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Architecture influencing fashion

By Kitty Go | China Daily | Updated: 2014-06-05 14:48

Architecture influencing fashion

Designer Fiona Kotur Marin admires the work of superstar architect Zaha Hadid. Photo provided to China Daily

Architecture influencing fashion

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Architecture influencing fashion

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This spring, Kotur has introduced a game- and look-changing minaudiere christened the Oscar.

"I always maintained that, the smaller the bag, the better the evening, but the Oscar is our rule-breaker," explains Marin. "This season, we played with scale and the notion of a day bag and evening bag."

The Oscar is more than twice the size of the Pearce, which already can hold two devices (a Blackberry and iPhone) plus lipstick and credit cards. Kotur calls the Oscar "a new concept of a day bag (which) is unexpected and surprisingly versatile ... (It) can hold everything your Chanel 2.55 can."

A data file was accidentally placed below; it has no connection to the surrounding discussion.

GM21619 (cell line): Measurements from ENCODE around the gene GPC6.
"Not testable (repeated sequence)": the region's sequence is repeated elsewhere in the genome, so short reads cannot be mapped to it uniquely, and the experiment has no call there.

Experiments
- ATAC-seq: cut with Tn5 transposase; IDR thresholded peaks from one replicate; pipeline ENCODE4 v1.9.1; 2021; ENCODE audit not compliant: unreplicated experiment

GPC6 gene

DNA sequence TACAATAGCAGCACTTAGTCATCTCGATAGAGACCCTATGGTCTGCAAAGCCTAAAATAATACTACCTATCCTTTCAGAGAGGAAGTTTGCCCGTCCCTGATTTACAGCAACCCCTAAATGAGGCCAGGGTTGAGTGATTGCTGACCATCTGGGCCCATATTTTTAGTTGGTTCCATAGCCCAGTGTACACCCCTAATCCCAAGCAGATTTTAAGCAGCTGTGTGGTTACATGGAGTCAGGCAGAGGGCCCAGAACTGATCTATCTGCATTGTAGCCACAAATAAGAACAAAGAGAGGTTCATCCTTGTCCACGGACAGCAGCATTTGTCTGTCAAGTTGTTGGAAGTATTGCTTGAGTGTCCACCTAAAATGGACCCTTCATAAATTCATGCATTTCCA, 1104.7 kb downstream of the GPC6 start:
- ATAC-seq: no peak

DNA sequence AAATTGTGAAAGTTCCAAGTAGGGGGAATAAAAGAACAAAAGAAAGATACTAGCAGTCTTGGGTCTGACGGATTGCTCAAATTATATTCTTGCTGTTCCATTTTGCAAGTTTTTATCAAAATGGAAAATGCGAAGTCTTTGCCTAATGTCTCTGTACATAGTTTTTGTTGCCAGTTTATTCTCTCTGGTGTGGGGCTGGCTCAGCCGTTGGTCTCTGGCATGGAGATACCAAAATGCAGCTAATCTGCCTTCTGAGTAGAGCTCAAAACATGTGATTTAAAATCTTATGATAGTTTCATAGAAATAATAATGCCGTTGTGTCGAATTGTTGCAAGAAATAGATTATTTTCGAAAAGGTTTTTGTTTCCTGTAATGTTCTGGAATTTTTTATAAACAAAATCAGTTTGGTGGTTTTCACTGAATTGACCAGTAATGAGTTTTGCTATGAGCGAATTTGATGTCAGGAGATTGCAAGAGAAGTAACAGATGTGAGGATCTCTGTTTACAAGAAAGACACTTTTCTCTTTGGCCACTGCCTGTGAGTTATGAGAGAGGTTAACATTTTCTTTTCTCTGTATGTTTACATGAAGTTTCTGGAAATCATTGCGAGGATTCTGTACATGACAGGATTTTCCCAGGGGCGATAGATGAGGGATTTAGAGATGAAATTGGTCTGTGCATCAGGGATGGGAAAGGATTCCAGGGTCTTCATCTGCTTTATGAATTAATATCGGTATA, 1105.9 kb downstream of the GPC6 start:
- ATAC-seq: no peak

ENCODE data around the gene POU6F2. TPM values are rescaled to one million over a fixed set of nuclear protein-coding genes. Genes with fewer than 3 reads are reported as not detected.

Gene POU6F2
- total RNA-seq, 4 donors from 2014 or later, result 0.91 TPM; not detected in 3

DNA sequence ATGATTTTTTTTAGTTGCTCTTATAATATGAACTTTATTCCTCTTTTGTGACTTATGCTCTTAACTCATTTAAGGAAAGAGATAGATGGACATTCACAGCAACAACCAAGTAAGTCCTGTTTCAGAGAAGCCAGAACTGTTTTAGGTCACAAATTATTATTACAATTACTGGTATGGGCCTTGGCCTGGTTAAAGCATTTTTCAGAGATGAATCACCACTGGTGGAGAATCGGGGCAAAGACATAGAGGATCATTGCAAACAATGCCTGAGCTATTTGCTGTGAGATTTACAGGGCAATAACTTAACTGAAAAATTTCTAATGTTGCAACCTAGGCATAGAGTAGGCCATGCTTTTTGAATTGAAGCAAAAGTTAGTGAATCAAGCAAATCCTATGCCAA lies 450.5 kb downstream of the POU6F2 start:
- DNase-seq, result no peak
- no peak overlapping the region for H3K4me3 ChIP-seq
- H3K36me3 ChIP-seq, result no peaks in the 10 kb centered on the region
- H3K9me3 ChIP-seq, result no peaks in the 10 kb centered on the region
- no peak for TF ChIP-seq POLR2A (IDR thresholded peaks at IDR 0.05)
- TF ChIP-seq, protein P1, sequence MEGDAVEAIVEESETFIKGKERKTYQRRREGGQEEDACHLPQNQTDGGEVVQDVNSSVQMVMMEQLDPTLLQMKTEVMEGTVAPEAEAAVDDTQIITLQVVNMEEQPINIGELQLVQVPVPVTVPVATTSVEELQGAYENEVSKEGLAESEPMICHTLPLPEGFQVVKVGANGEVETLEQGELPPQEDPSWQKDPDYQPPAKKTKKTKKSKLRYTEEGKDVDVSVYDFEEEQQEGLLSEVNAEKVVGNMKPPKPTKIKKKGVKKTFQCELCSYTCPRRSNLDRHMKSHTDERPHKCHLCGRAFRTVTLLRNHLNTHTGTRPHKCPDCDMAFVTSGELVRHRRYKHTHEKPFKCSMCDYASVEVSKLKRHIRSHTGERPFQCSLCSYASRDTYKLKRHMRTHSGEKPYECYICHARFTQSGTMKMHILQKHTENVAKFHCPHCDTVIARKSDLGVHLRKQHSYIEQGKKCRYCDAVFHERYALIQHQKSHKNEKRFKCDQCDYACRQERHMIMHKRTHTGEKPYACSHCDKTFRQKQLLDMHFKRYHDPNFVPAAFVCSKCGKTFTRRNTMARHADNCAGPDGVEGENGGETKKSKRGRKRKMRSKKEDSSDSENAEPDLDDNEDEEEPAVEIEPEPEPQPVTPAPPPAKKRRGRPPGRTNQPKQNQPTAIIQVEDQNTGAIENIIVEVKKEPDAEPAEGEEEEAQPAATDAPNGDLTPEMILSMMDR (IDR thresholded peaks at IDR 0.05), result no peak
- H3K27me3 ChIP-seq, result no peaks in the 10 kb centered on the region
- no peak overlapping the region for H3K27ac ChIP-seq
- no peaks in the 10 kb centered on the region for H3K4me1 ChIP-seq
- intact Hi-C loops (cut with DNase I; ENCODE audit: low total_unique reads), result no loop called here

It combines the stylishness of a clutch when the chain is tucked in and the functionality of a handbag when worn with a strap. It is large enough to hold an iPad mini, sunglasses, phone and keys.

This season, Totengco - always a stickler for practicality and beauty - also introduced a larger minaudiere called the Azure to "accommodate the trend toward larger cellphones". The Azure and Maryanne can both hold an iPhone 5 or Samsung Galaxy S3, lipstick, cash and credit cards - "everything a woman needs on a night out to maintain her independence", he says. The new clutch draws inspiration from a Frank Gehry building in Porto and based on media buzz. Totengco is hoping it becomes another iconic product.

"It is somewhat less faceted than the Maryanne, for the woman who wants a simpler, cleaner line," he explains.

Kotur and Rafe New York continually update these best-sellers with changes in color and material combinations.

Kotur uses natural, synthetic and metallic inlays, Swarovski crystals and perspex.

Totengco looks to industrial materials like resin and stainless steel. He also takes something local and natural like shells or stones from his homeland, the Philippines.

"Taking something local and making it global (is) an absolutely modern way to convey my brand's aesthetic," he says.

And unlike modern landmarks, which take years to build, simply carrying an architectural clutch immediately projects strength and style. As Totengco puts it: "You can be wearing something totally romantic and feminine, or modern and sleek, and with a Rafe minaudiere, you're good to go."

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